The current generation HoloLens (above) actually has 5 cameras – two on each side for depth sensing using infra-red dot emitters, much like the Kinect, and a centre RGB camera which uses regular ambient light for Simultaneous Localization and Mapping (SLAM), similar to how the cameras in Windows Mixed Reality headsets are able to calculate your relative motion and position based on the scenery in your environment.
In a new patent applied for in March 2017 and published today, Microsoft describes a new multi-spectral camera which may replace the 5 cameras with just one.
The abstract for the application, MULTI-SPECTRUM ILLUMINATION-AND-SENSOR MODULE FOR HEAD TRACKING, GESTURE RECOGNITION AND SPATIAL MAPPING, reads:
A device and method use multiple light emitters with a single, multi-spectrum imaging sensor to perform multi-modal infrared light based depth sensing and visible light based Simultaneous Localization and Mapping (SLAM). The multi-modal infrared based depth sensing may include, for example, any combination of infrared-based spatial mapping, infrared based hand tracking and/or infrared based semantic labeling. The visible light based SLAM may include head tracking, for example.
Microsoft further explains the key innovation, the multi-spectrum imaging sensor, as such:
Figure 4 schematically illustrates a multi-spectrum sensor for detecting both visible light and IR light. The multi-spectrum sensor 400 includes two different types of sensor pixels: visible light pixels and IR light pixels. The visible light pixels (each denoted by a “V” in Figure 4) are sensitive to broadband visible light (e.g., from 400 nm to 650 nm) and have limited sensitive to IR light. The IR light pixels (each denoted by an “IR” in Figure 4) are sensitive to IR light and have limited sensitivity to optical crosstalk from the visible light. In the illustrated embodiment the IR pixels and the visible light pixels are interspersed on the sensor 400 in a checkerboard-like (i.e., two-dimensionally alternating) fashion. The multi-spectrum 400 sensor can be coupled to an IR bandpass filter (not shown in Figure 4) to minimize the amount of ambient IR light that is incident on the IR light pixels. In some embodiments the bandpass filter passes visible light with wavelengths in the range of 400-650 nm and IR narrowband (e.g., wavelength span less than 30 nm).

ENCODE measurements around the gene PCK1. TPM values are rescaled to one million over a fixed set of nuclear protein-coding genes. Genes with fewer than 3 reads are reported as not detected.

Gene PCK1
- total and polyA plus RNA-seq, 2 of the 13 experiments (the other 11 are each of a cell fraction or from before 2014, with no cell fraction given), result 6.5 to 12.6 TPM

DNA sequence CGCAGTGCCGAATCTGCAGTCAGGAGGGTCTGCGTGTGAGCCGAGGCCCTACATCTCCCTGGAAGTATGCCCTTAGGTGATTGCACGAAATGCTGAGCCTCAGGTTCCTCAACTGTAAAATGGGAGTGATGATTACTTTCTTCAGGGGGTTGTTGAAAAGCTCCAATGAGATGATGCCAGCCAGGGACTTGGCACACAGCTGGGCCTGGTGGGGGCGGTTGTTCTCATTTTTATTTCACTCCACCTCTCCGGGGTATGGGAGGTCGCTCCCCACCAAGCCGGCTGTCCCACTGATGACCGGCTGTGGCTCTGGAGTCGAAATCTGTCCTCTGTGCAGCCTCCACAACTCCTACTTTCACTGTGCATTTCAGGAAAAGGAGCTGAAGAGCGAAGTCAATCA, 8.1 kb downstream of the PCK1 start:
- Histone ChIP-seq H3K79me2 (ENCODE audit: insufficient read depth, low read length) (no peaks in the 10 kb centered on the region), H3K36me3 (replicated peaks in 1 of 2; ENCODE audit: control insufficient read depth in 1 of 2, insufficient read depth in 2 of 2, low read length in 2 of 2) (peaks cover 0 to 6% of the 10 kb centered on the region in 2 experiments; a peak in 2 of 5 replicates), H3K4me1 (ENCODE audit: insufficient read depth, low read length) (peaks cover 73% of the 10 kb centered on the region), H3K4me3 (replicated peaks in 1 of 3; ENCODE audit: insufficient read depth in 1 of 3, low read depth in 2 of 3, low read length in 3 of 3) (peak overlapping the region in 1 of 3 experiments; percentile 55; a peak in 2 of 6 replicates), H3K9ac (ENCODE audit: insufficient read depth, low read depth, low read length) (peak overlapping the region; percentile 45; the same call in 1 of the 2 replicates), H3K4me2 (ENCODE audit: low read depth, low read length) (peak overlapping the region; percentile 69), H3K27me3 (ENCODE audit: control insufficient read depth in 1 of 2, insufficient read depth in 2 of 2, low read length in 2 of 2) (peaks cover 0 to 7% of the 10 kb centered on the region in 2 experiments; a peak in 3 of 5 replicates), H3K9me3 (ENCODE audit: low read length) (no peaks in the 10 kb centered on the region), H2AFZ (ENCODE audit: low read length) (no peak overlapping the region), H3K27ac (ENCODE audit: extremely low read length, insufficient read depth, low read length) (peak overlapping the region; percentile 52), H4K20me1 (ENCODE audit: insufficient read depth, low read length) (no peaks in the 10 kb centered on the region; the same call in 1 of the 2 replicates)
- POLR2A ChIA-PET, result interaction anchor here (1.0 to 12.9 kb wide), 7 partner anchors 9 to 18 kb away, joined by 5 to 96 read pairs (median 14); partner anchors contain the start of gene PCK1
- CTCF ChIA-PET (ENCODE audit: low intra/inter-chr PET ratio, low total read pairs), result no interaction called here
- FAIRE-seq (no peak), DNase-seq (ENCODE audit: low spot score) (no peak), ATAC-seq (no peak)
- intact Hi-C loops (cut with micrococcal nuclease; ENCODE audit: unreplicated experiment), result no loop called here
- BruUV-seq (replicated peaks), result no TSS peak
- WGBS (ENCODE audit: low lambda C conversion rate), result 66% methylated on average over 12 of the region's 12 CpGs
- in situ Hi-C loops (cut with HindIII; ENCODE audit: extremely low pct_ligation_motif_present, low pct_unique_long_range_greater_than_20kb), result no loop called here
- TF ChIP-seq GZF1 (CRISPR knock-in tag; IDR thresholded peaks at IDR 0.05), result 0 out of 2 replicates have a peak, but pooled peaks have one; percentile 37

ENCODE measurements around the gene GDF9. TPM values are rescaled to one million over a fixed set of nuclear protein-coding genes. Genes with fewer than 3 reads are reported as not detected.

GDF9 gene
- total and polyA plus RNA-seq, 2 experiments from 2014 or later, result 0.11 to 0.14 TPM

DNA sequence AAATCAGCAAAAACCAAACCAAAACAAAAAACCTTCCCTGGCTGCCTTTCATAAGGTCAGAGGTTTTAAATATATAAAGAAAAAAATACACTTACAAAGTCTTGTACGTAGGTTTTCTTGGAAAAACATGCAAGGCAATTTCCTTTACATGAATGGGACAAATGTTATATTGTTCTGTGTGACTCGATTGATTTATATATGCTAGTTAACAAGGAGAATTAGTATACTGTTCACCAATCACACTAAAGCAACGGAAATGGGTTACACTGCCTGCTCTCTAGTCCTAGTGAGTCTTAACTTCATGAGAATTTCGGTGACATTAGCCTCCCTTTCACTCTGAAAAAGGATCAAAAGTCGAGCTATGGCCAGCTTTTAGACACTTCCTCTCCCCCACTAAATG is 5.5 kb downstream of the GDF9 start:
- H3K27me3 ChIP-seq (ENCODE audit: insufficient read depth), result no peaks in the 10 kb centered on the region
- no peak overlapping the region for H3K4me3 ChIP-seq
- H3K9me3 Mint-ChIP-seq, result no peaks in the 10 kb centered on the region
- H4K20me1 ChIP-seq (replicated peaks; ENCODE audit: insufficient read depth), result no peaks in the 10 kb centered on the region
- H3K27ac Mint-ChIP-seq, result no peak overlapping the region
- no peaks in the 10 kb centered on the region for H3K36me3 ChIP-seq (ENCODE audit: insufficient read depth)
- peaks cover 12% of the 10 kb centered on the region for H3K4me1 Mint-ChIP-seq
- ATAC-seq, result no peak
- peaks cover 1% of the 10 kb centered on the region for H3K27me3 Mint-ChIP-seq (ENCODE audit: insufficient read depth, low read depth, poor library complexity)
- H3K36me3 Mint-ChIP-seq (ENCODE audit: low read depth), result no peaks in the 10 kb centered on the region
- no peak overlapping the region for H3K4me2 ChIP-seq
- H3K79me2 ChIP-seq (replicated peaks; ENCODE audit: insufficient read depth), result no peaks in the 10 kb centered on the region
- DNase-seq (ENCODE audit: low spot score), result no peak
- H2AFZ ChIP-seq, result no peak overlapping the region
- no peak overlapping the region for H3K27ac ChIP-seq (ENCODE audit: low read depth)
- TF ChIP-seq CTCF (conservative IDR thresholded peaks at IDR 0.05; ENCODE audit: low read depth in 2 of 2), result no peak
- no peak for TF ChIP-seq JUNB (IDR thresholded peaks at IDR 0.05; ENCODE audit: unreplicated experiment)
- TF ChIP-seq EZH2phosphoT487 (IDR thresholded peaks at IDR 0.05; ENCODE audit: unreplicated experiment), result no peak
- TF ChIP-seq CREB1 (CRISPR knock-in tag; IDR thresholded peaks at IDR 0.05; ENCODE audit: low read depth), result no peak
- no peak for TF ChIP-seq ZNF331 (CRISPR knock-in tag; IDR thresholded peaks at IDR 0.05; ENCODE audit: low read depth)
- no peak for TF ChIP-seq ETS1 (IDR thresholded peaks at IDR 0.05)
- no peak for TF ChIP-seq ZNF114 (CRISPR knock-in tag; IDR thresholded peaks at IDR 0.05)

In some embodiments, the visible light pixels of the multi-spectrum sensor 400 collectively serve as a passive imaging sensor to collect visible light and record grayscale visible light images. The HMD device can use the visible light images for a SLAM purpose, such as head tracking. The IR light pixels of the multi-spectrum sensor 400 collectively serve as a depth camera sensor to collect IR light and record IR images (also referred to as monochrome IR images) for depth sensing, such as for hand tracking, spatial mapping and/or semantic labeling of objects.
Reducing the part count of the next HoloLens, of course, has the potential of reducing the cost, size, complexity and power consumption of the device, which may mean a smaller and cheaper HoloLens 2, which is of course exactly what Microsoft needs to remain competitive.
The next HoloLens is expected to have an improved Holographic Processing Unit with more AI capabilities, and an improved Kinect-like depth camera. Microsoft’s main challenge with the new Hololens is to improve the field of view, which at 35 degrees has been described as looking at the world through a mail slot. Microsoft is reportedly bringing development of the lenses internally to achieve this at a reasonable cost.
HoloLens 2 will reportedly be powered by the recently announced Qualcomm Snapdragon XR1 processor, which has been designed with the express purpose of delivering a “high quality” VR and AR experience. The device will presumably run the ARM version of Windows 10 with Microsoft’s Mixed Reality UI.
With the next generation of the headset expected within the next 6 months hopefully, we will see many of these patented innovations showing up in the actual device.